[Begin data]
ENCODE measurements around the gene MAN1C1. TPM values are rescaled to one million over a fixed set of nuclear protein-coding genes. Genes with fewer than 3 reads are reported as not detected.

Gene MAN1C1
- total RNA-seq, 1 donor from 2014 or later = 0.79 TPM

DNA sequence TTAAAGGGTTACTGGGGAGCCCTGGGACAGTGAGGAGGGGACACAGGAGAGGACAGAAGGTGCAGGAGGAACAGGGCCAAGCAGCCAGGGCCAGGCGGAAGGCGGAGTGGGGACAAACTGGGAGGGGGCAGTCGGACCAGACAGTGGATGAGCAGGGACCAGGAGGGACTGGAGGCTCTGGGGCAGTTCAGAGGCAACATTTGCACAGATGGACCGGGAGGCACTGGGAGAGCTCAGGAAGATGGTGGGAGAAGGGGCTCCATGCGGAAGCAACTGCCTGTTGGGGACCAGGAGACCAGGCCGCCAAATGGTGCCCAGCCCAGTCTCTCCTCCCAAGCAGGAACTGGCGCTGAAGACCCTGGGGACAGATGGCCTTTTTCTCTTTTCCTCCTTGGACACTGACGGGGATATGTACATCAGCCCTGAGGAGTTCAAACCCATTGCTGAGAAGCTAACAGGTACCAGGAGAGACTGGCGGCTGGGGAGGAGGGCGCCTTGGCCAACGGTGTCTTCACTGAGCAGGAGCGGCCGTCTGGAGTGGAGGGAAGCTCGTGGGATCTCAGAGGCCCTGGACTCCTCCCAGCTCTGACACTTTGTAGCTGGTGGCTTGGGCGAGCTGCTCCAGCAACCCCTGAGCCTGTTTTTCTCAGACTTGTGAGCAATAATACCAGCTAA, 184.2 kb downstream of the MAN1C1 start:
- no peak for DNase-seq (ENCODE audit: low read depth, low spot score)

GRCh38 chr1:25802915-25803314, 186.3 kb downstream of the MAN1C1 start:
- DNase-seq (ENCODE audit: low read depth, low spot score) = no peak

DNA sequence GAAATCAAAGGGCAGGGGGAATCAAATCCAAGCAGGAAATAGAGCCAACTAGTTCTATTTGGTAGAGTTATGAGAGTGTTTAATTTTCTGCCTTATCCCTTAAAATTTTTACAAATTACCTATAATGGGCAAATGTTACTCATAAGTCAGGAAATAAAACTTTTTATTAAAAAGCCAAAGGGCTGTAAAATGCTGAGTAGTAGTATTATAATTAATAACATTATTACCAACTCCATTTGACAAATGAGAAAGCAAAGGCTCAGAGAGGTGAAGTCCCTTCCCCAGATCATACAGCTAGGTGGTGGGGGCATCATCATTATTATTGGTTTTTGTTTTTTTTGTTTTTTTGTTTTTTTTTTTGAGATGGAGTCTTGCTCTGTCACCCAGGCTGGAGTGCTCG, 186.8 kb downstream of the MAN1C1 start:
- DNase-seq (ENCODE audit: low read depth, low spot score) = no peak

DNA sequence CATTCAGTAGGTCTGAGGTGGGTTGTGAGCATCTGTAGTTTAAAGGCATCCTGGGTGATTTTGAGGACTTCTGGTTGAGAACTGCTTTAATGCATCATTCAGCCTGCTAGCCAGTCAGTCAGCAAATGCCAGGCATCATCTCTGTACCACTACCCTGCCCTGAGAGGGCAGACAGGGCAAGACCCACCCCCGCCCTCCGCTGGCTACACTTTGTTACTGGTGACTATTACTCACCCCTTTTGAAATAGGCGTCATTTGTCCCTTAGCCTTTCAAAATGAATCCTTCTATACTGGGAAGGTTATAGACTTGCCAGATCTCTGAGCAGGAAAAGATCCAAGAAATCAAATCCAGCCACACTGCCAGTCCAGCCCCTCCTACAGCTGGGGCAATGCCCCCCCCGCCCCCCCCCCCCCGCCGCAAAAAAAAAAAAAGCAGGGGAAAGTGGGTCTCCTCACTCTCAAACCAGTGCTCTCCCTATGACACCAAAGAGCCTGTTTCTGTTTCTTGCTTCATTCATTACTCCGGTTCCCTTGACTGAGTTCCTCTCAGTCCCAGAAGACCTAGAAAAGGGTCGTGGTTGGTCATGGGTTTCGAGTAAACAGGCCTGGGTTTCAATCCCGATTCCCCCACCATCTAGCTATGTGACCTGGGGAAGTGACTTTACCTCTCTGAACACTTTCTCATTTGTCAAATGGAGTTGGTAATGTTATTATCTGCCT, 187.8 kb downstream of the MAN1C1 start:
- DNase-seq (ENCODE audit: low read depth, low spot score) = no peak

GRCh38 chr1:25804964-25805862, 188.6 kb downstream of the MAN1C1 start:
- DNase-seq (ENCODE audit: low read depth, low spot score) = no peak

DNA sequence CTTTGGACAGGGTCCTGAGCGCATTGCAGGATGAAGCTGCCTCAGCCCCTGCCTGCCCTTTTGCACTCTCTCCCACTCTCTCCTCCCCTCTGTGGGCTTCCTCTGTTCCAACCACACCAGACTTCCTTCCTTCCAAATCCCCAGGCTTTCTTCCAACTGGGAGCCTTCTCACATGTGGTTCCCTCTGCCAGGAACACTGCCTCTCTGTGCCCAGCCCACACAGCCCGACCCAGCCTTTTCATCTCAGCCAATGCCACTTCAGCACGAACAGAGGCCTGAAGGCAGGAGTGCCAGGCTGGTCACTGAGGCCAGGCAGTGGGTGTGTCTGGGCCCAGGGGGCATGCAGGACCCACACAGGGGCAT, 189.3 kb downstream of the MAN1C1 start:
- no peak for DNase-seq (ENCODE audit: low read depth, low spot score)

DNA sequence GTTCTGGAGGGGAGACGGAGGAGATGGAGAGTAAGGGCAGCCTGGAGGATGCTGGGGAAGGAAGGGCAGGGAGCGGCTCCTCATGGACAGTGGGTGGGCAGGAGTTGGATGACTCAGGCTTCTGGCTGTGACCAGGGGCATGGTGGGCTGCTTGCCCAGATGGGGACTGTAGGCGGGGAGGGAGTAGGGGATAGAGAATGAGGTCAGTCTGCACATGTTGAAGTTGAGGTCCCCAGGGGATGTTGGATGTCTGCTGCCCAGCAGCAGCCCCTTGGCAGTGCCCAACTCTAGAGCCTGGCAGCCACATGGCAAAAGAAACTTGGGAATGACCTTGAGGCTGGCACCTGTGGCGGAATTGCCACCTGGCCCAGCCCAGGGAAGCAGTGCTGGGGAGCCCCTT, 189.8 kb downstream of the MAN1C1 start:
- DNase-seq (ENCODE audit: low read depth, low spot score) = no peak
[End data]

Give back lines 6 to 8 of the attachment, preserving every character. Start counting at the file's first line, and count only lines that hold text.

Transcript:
GRCh38 chr1:25802915-25803314, 186.3 kb downstream of the MAN1C1 start:
- DNase-seq (ENCODE audit: low read depth, low spot score) = no peak

DNA sequence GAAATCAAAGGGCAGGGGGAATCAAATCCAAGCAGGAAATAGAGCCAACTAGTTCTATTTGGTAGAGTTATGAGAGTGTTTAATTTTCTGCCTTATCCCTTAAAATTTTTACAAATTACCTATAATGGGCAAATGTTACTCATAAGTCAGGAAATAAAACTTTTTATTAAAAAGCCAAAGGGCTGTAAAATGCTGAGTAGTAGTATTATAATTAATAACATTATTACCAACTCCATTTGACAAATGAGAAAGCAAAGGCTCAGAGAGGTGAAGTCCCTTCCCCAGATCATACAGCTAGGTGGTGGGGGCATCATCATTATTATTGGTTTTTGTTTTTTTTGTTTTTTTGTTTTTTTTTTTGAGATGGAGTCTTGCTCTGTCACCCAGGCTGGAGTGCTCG, 186.8 kb downstream of the MAN1C1 start: